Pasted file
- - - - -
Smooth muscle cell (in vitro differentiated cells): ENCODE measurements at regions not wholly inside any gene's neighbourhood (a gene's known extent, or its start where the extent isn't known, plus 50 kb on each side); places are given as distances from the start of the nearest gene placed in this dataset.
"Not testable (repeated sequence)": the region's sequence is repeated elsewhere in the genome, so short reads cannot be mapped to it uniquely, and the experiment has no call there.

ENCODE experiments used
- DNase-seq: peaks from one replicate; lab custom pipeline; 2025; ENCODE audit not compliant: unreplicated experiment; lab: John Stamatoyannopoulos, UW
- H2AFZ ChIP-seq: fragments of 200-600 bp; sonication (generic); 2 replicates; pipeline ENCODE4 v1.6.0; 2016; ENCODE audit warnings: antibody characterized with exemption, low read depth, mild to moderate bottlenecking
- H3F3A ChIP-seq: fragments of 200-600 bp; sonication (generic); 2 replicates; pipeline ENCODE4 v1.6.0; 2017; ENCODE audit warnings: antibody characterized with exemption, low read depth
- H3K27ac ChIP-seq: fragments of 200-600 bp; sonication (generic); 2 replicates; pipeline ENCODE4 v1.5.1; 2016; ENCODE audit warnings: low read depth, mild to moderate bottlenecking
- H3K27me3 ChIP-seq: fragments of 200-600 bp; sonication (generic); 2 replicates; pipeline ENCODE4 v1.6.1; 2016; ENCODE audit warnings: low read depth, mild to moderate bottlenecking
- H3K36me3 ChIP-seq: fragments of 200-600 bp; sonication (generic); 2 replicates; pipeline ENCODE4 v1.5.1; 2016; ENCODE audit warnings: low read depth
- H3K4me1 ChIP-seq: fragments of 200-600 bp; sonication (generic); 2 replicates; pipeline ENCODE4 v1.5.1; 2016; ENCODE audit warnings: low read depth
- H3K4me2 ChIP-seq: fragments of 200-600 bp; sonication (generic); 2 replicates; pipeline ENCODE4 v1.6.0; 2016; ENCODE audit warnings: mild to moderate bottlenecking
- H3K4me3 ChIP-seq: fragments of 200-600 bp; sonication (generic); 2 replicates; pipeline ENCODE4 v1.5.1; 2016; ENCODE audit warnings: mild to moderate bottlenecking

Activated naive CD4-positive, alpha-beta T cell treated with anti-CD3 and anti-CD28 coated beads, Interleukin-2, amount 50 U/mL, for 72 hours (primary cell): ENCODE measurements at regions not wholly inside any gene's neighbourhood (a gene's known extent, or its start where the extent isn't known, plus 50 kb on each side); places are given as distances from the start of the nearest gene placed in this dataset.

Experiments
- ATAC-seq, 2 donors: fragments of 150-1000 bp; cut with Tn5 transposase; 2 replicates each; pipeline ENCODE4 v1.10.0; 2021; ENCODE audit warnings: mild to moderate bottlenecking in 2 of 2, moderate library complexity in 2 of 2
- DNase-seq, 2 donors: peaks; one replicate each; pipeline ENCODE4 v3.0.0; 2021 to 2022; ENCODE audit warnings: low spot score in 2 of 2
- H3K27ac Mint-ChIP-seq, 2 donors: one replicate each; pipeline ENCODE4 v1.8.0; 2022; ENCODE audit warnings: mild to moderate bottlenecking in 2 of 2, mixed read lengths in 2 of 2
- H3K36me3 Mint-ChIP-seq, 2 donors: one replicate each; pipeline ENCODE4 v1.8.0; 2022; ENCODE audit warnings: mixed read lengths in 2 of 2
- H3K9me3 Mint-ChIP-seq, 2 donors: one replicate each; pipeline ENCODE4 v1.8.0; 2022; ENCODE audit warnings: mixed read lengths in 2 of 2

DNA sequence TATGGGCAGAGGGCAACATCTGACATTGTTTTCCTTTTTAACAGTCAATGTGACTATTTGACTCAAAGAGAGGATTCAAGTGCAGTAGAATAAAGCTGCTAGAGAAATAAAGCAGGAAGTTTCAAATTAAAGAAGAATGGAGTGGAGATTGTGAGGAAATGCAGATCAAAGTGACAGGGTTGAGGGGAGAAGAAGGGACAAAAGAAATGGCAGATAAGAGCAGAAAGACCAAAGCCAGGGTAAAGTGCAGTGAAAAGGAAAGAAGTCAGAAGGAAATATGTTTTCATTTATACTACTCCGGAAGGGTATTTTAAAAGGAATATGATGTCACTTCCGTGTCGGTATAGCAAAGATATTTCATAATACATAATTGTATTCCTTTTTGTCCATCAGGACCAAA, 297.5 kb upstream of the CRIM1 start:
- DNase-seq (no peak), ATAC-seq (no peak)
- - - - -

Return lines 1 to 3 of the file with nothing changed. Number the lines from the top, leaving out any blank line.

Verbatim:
Smooth muscle cell (in vitro differentiated cells): ENCODE measurements at regions not wholly inside any gene's neighbourhood (a gene's known extent, or its start where the extent isn't known, plus 50 kb on each side); places are given as distances from the start of the nearest gene placed in this dataset.
"Not testable (repeated sequence)": the region's sequence is repeated elsewhere in the genome, so short reads cannot be mapped to it uniquely, and the experiment has no call there.

ENCODE experiments used